In the new trailer for indie game Old Man’s Journey, the elderly protagonist gingerly makes his way up a small hill, with a huge bag on his back and a tall walking stick at his side. Magically, a hill in the background lowers to his level — controlled by a player on the other side of the screen — allowing the man to make his way further into what appears to be a quaint and colorful Mediterranean village.
The teaser hints at a game that conceals its mysteries in richly drawn backgrounds that would be static in other video games. Old Man’s Journey is charming, like a hand-drawn New Yorker cover brought to life. The style has earned the game a nomination for “excellence in visual arts” at this year’s Independent Games Festival, and it’s what developer Broken Rules hopes will set the game apart amidst 2017’s flood of new releases.
Though it’s a 2D game, the world of Old Man’s Journey features layers of depth, ones that can be manipulated by the player. As the old man moves through spaces, you can alter hills and mountains in the background to help him reach new areas. Raising a small hill could create a bridge to cross a rushing waterfall, while lowering another may reveal an entirely new area. The locations are more than just illustrated eye candy, they’re toys you can poke and prod.
Old Man’s Journey will be the fourth release from Vienna-based Broken Rules, which made its debut with And Yet it Moves in 2009, a puzzle platform game that takes place in a world made of paper. The studio followed that with soaring 2D adventures Chasing Aurora and Secrets of Raetikon. But while the studio’s debut proved to be a hit, its follow -ups weren’t financial successes, and the Broken Rules team found itself tackling work-for-hire projects to keep the lights on. In 2014 a mobile game publisher approached the studio to make a premium smartphone game, so the team pitched an early version of what would become Old Man’s Journey. “They didn’t take it,” says lead designer Felix Bohatsch says. “But we liked it so much that we decided to try to get funding ourselves.”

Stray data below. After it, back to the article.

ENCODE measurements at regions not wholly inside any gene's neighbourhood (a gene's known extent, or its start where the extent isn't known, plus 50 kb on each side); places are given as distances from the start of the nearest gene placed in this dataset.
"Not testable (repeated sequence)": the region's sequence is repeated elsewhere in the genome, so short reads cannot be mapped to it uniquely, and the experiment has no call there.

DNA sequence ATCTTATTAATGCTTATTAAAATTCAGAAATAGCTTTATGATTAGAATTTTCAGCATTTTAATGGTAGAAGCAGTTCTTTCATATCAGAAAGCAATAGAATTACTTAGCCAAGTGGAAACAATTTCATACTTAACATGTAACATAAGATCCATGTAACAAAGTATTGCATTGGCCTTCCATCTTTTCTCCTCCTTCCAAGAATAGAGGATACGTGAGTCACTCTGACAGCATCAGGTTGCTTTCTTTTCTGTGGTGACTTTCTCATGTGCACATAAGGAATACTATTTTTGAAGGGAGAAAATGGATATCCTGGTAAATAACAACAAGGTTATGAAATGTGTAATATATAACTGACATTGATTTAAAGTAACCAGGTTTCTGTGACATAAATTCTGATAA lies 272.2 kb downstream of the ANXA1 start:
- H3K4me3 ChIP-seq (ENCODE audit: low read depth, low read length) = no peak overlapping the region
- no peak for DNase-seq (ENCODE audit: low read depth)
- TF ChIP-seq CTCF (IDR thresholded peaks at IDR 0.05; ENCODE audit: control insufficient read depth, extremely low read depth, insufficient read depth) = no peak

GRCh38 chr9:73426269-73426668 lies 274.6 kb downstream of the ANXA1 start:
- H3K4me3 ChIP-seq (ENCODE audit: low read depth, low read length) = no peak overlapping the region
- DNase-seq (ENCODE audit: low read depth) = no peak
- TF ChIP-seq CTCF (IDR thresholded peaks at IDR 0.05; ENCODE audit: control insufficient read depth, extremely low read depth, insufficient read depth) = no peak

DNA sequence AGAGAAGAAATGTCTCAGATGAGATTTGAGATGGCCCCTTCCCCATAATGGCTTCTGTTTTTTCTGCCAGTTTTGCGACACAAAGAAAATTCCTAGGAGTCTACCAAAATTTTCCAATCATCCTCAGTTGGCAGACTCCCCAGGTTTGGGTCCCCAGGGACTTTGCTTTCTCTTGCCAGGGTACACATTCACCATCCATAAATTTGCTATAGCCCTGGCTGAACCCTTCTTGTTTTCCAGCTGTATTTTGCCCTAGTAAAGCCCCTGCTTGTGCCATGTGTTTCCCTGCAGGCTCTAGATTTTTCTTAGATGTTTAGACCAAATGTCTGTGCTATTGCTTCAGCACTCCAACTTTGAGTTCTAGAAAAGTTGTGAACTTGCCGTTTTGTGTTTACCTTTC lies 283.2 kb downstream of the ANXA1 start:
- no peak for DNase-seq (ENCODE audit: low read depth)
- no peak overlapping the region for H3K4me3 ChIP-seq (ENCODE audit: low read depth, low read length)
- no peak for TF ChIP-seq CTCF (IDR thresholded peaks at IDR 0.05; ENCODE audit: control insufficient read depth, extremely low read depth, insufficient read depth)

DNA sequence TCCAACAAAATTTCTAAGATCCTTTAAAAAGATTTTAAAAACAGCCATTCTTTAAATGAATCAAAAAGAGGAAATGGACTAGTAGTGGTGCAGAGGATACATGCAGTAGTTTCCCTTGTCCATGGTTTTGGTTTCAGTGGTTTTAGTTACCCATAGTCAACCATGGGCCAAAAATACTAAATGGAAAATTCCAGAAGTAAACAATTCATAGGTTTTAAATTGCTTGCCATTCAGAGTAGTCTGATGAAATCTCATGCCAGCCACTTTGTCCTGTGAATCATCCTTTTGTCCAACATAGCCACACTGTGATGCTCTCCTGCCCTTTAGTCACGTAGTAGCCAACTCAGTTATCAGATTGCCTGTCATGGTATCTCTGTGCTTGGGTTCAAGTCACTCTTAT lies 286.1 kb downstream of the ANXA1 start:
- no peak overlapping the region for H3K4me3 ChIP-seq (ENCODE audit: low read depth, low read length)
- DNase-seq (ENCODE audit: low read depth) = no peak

The game went through a protracted conceptual phase as the team searched for investment. Given the commercial disappointment of Broken Rules’ previous two releases, they didn’t want to jump into an uncertain original project without money already in place. Bohatsch notes that the extra time “was good, because we fleshed out a lot of decisions before starting production.” Eventually the studio secured a deal with Indie Fund, a funding organization helmed by some of the bigger names in the indie game scene, including The Witness creator Jonathan Blow and Vlambeer co-founder Rami Ismail. Bohatsch describes the deal as like getting a “seal of approval” that also served as proof that the Old Man’s Journey concept was worth pursuing. Additionally, Broken Rules managed to secure an arts grant from the city of Vienna to help complete the game.
Like the studio’s past releases, Old Man’s Journey is a 2D game. But part of its genesis stemmed from a desire to add more depth to a two-dimensional world. Bohatsch had an idea of a 2D game with multiple layers that players could somehow switch between in order to explore further. But at the time it was just a vague concept. It wasn’t until a few weeks later, when he was visiting a friend, that he spotted what he describes as a “kitschy” photograph of hills and mountains receding into a foggy distance. “When I saw it, it somehow clicked,” he says. He came up with the idea to have players manipulate those hills with a touchscreen, allowing the main character to switch between layers at specific waypoints.
The image also inspired more than just how the game plays — it also had a big influence on its story. “This photo had a strong sense of wanderlust,” Bohatsch says. When the team first started working on Old Man’s Journey, they were in a very different place from when they created their debut And Yet it Moves. Six years had passed, and several team members had become parents. Bohatsch had three children during that span. It was no longer a studio full of young kids with few responsibilities. “Family and children were a big topic in our lives,” says Bohatsch, noting the new challenge of “balancing family life and your own passion.”
The old man at the heart of the game, he says, has similar issues in his life. “His motivation to travel is to reconcile with his family,” Bohatsch explains. At the outset you know very little about the mysterious protagonist, but as you help him explore you’ll uncover the story of his past. Broken Rules chose an older character as the game’s lead specifically so that he would have a rich, long history to discover. “He has this weight with him, and you as the player want to find out what it is,” says Bohatsch.
Old Man’s Journey’s narrative isn’t as explicit as big studio games. It features no text at all, and no writers worked on the game. Broken Rules even partnered with design studio Salon Alpin to focus on fleshing out what it describes as “visual narrative.” The goal was to use other elements of the experience — most notably gameplay and visuals — to tell the story in an organic way.
For Bohatsch, Old Man’s Journey’s combination of personal storytelling and striking visuals is exactly the kind of experience that he’s passionate about creating. And at this point in his life, with a few games under his belt and a family to take care of, the risk of making an unproven indie game is only worth it if his heart is in it. “We only wanted to do it if it was something valuable to us,” he says. “And it’s only valuable to us if we make it an emotional, meaningful experience for players.”
Old Man’s Journey is launching sometime in 2017. Platforms are currently unannounced.